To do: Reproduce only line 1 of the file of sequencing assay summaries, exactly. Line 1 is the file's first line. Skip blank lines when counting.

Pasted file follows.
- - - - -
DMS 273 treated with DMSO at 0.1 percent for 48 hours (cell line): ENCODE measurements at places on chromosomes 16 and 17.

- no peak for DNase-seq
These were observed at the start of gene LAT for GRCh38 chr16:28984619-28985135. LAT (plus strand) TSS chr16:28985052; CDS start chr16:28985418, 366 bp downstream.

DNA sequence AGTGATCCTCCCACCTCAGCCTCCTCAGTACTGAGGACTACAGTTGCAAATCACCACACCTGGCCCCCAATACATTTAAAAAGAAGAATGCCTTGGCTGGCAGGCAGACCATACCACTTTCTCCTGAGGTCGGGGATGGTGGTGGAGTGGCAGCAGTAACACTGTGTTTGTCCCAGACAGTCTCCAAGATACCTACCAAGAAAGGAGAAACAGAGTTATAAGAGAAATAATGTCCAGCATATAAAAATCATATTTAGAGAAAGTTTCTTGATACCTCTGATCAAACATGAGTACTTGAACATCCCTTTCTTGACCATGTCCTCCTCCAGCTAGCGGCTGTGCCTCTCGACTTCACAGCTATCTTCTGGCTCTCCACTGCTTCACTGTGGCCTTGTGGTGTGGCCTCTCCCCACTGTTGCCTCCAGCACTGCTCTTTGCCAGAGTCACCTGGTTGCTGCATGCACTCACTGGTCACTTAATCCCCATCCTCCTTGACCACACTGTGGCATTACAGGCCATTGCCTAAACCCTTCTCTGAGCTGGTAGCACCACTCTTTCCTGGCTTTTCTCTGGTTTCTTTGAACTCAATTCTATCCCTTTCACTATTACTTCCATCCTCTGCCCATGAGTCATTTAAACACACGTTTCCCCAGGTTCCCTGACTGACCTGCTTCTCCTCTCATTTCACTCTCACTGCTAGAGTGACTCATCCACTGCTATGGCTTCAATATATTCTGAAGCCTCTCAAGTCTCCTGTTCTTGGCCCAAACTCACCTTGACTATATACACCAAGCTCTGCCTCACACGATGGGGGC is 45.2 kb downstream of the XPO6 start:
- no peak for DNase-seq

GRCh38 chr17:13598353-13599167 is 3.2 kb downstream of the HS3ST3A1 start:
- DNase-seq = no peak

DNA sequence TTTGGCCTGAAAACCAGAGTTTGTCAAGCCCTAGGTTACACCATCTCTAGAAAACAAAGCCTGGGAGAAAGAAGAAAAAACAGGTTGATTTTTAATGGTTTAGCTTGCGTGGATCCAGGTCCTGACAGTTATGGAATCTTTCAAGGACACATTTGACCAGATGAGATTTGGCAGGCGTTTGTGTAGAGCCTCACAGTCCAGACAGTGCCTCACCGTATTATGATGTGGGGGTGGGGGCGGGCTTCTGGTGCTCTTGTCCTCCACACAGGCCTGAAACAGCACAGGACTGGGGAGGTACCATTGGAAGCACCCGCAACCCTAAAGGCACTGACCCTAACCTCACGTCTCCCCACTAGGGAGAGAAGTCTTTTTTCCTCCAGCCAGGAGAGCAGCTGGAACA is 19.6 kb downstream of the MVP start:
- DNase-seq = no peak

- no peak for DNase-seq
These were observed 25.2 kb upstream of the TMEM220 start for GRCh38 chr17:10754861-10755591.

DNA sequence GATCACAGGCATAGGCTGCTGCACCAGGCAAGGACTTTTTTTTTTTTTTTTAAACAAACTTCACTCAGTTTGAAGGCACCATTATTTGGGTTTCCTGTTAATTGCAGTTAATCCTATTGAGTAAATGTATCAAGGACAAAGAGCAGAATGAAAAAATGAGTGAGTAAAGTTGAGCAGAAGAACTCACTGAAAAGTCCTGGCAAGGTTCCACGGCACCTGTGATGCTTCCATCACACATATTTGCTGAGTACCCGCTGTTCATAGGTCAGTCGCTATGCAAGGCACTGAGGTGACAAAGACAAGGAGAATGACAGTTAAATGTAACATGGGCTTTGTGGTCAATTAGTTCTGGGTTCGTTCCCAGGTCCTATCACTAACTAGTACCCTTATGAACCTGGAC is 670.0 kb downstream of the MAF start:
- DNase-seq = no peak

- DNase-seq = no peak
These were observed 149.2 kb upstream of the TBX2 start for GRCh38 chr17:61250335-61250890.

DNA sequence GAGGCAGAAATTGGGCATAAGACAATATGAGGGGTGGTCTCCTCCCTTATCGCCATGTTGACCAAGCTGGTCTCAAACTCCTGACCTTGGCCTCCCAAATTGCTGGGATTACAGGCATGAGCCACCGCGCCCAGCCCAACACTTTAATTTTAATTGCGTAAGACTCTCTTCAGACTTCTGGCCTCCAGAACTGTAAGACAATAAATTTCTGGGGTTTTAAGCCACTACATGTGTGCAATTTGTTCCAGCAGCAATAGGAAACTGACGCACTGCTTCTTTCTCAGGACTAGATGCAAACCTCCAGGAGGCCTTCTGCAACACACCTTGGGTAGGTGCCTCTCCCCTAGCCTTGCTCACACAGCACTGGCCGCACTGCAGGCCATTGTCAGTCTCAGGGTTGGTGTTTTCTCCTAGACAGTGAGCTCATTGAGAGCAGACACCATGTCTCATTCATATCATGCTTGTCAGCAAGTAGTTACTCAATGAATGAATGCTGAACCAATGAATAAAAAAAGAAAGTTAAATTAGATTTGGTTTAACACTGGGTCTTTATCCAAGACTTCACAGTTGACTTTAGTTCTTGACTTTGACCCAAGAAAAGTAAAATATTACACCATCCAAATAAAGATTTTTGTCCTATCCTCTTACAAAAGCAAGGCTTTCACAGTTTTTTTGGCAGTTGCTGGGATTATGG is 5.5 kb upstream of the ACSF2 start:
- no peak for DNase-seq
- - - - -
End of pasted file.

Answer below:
DMS 273 treated with DMSO at 0.1 percent for 48 hours (cell line): ENCODE measurements at places on chromosomes 16 and 17.